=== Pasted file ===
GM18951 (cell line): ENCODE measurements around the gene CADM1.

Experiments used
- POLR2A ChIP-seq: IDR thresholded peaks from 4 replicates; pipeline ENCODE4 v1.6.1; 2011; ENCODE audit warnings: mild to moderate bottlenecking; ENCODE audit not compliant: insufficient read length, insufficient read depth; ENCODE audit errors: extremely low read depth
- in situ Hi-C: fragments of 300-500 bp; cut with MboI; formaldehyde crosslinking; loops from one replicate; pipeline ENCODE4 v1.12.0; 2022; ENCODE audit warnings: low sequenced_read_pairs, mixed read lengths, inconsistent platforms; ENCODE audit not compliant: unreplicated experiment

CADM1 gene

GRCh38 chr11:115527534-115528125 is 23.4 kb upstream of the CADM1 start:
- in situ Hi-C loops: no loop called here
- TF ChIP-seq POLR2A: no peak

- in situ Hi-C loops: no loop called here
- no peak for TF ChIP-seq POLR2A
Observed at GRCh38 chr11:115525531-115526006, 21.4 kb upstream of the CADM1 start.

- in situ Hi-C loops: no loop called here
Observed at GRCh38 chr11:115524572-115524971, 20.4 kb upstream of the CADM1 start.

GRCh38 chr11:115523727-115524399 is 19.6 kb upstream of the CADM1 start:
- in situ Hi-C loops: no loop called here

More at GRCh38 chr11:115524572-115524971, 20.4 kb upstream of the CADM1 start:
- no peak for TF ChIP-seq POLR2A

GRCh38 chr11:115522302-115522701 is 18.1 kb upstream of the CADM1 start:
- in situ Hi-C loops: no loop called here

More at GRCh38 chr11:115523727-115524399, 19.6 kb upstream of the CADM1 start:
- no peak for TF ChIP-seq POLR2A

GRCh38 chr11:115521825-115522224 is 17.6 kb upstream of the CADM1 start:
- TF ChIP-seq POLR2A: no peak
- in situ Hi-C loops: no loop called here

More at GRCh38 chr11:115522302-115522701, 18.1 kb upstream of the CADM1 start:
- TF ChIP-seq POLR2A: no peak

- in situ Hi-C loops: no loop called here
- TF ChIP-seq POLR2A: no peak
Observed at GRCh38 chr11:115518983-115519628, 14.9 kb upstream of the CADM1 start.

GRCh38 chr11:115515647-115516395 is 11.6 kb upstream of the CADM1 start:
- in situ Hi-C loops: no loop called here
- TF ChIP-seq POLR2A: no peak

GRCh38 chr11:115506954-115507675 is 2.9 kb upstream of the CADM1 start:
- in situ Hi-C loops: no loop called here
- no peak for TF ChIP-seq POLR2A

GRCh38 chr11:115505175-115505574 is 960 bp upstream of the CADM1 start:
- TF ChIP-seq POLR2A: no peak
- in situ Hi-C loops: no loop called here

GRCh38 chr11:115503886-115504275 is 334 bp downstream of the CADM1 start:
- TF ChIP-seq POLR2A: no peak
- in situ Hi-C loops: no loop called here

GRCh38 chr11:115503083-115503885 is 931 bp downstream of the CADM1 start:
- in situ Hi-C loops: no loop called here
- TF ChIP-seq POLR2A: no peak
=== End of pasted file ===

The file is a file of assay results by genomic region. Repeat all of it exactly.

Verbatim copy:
GM18951 (cell line): ENCODE measurements around the gene CADM1.

Experiments used
- POLR2A ChIP-seq: IDR thresholded peaks from 4 replicates; pipeline ENCODE4 v1.6.1; 2011; ENCODE audit warnings: mild to moderate bottlenecking; ENCODE audit not compliant: insufficient read length, insufficient read depth; ENCODE audit errors: extremely low read depth
- in situ Hi-C: fragments of 300-500 bp; cut with MboI; formaldehyde crosslinking; loops from one replicate; pipeline ENCODE4 v1.12.0; 2022; ENCODE audit warnings: low sequenced_read_pairs, mixed read lengths, inconsistent platforms; ENCODE audit not compliant: unreplicated experiment

CADM1 gene

GRCh38 chr11:115527534-115528125 is 23.4 kb upstream of the CADM1 start:
- in situ Hi-C loops: no loop called here
- TF ChIP-seq POLR2A: no peak

- in situ Hi-C loops: no loop called here
- no peak for TF ChIP-seq POLR2A
Observed at GRCh38 chr11:115525531-115526006, 21.4 kb upstream of the CADM1 start.

- in situ Hi-C loops: no loop called here
Observed at GRCh38 chr11:115524572-115524971, 20.4 kb upstream of the CADM1 start.

GRCh38 chr11:115523727-115524399 is 19.6 kb upstream of the CADM1 start:
- in situ Hi-C loops: no loop called here

More at GRCh38 chr11:115524572-115524971, 20.4 kb upstream of the CADM1 start:
- no peak for TF ChIP-seq POLR2A

GRCh38 chr11:115522302-115522701 is 18.1 kb upstream of the CADM1 start:
- in situ Hi-C loops: no loop called here

More at GRCh38 chr11:115523727-115524399, 19.6 kb upstream of the CADM1 start:
- no peak for TF ChIP-seq POLR2A

GRCh38 chr11:115521825-115522224 is 17.6 kb upstream of the CADM1 start:
- TF ChIP-seq POLR2A: no peak
- in situ Hi-C loops: no loop called here

More at GRCh38 chr11:115522302-115522701, 18.1 kb upstream of the CADM1 start:
- TF ChIP-seq POLR2A: no peak

- in situ Hi-C loops: no loop called here
- TF ChIP-seq POLR2A: no peak
Observed at GRCh38 chr11:115518983-115519628, 14.9 kb upstream of the CADM1 start.

GRCh38 chr11:115515647-115516395 is 11.6 kb upstream of the CADM1 start:
- in situ Hi-C loops: no loop called here
- TF ChIP-seq POLR2A: no peak

GRCh38 chr11:115506954-115507675 is 2.9 kb upstream of the CADM1 start:
- in situ Hi-C loops: no loop called here
- no peak for TF ChIP-seq POLR2A

GRCh38 chr11:115505175-115505574 is 960 bp upstream of the CADM1 start:
- TF ChIP-seq POLR2A: no peak
- in situ Hi-C loops: no loop called here

GRCh38 chr11:115503886-115504275 is 334 bp downstream of the CADM1 start:
- TF ChIP-seq POLR2A: no peak
- in situ Hi-C loops: no loop called here

GRCh38 chr11:115503083-115503885 is 931 bp downstream of the CADM1 start:
- in situ Hi-C loops: no loop called here
- TF ChIP-seq POLR2A: no peak